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The second wave of coronavirus infections has hit India harder, with new cases rising every day. To curb the resurgence, state governments have imposed stricter restrictions. These curbs, though milder than last year so far, have begun to limit mobility and affect business activity. The impact would be reflected in India’s gross domestic product (GDP) growth in the coming quarters, and analysts have begun pruning expectations.

Still, this pessimism hasn’t caught up with the equity market so far. From its all-time high of 15,431.75 seen in February, the Nifty50 index is down by about 7%. Fear gauge Nifty volatility index (VIX) is currently at 23, much lower than the intra-day high of 86 levels it touched in March last year. Compare this with the massive drop in indices last year.

What is keeping the market afloat? Analysts point to a confluence of factors behind this complacency, despite the grim on-the-ground situation.

Market participants are taking succour from the performance of their global peers. Global equity markets, especially in the US, have been in good shape, courtesy of improving economic data. The S&P500 and Dow Jones Industrial Average index hit an all-time high of 4,195 and 34,200, respectively, earlier in this month.

“Global equity markets are doing well, and that does have a positive rub-off on Indian equities. So, we haven’t seen a sharp correction in Indian equities despite having one of the highest infection rates in the world," said Sanjay Mookim, head of research, JP Morgan.

Besides this, the benefit of hindsight seems to remind investors that if indices go down, they also go up. “We don’t think fund managers will make the same mistake of selling now, as they did in March last year. We have seen that the market has bounced back from those levels, so aggressive selling is unlikely this time," Mookim said.

Naveen Kulkarni, chief investment officer at Axis Securities Ltd, agrees. “Prior experience shows how the market made a massive comeback after bottoming out in March last year. So we don’t expect investors to offload equities in a big manner this time because, largely, the expectation is that with vaccination picking up pace, this curve will flatten," he said.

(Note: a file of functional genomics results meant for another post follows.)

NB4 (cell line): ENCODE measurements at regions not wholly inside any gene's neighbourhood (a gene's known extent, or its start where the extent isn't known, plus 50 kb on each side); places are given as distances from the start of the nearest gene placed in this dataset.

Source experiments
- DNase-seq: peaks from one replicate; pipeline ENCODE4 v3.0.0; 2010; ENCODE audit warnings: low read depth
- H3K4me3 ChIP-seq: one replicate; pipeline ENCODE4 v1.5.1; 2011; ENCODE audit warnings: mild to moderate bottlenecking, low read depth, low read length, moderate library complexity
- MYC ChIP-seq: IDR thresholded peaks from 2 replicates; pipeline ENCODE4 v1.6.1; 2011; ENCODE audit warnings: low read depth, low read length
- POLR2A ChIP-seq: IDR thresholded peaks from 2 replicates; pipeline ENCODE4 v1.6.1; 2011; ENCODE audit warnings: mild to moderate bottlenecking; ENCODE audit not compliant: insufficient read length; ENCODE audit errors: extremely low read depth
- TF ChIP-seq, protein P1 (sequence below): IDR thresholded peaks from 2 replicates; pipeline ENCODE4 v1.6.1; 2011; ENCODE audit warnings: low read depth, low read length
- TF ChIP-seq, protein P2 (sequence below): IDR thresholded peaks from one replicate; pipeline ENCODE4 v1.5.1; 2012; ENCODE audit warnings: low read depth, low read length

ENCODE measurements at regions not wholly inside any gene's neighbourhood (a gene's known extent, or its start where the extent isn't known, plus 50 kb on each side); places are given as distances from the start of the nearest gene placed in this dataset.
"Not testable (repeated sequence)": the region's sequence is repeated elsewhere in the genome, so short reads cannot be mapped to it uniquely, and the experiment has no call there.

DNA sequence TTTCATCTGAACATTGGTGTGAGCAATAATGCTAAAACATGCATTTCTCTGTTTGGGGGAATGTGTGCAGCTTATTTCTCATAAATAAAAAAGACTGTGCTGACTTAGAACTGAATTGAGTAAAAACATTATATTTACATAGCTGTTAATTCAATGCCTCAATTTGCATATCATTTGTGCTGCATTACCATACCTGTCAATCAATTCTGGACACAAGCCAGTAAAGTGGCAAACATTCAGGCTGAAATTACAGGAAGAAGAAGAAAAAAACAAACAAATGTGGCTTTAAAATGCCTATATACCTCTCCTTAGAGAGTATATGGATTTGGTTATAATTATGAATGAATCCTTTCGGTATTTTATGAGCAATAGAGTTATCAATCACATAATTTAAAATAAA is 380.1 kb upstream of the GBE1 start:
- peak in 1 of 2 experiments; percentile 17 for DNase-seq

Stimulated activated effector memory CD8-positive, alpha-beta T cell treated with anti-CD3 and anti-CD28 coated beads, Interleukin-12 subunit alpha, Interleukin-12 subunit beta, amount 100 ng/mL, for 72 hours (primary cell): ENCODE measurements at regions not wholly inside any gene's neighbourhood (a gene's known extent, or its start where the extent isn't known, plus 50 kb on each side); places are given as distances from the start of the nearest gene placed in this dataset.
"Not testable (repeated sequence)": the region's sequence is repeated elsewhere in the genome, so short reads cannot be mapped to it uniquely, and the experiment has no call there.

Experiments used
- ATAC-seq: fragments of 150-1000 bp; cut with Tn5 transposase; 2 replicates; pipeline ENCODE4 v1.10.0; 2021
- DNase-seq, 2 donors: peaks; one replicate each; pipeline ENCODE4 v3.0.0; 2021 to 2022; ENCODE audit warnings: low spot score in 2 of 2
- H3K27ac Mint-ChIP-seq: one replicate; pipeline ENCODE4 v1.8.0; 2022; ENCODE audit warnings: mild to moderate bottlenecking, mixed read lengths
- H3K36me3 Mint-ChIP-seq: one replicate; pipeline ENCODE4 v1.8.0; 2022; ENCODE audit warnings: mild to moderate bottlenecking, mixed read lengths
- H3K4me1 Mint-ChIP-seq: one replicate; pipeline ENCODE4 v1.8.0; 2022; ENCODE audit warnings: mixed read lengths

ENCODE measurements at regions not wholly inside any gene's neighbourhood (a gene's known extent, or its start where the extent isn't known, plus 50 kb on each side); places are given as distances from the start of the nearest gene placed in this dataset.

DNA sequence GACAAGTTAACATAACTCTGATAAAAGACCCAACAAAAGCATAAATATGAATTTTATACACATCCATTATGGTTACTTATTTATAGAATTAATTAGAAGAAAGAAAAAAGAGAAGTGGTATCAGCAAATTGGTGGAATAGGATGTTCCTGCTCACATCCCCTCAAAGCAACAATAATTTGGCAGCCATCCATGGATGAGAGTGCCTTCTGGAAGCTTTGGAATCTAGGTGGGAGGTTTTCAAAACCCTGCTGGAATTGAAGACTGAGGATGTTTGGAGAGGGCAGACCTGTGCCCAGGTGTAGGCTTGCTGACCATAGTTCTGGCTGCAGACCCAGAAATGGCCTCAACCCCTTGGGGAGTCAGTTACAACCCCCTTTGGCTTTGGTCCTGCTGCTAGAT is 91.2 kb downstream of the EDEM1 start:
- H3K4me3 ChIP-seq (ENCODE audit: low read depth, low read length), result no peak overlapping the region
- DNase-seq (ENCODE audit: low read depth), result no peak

In March 2020, when a nationwide lockdown was announced, the Nifty50 corrected by 13% in one day. Consequently, the VIX surged 20% in one trading session.

But one year down the lane, shares have seen a sharp bounce-back. A recent Mint analysis of stocks in the Nifty500 index showed that more than 400 stocks have risen more than 50% from their March 2020 lows, and 247 stocks have rallied more than 100%.

Besides the feel-good factor from global markets, investors are hoping that India’s central bank would keep its accommodative stance longer, given the risks from the second wave. The minutes of the Reserve Bank of India’s (RBI’s) April policy show that members of the monetary policy committee are very worried about growth. “We feel RBI will be as accommodative as possible for the foreseeable future. The market is pricing in a laxed monetary policy stance for now, which is preventing a steep fall. At the most, we could see a 10% correction from the top, unless there is complete lockdown, and we don’t think India can afford a complete lockdown," said Amit Shah, head of India equity research, BNP Paribas.

Be that as it may, there is no better stimulus for the equity market than a faster pace of vaccination. The latest official data shows that India’s vaccination count currently stands at 127 million.

The government has allowed everyone above the age of 18 years starting 1 May. Analysts say this is sentimentally positive and increases hopes of normalcy resuming. However, supply constraints would make speeding up the vaccination process a herculean task. Mookim said that the second wave could peak in the first week of May. But to flatten the infection, the inoculation process must speed up.

Foreign institutional investors are already getting antsy and have sold equities worth $934 million so far this month. On a year-to-date basis, though, they remain net buyers to the tune of $6.39 billion.

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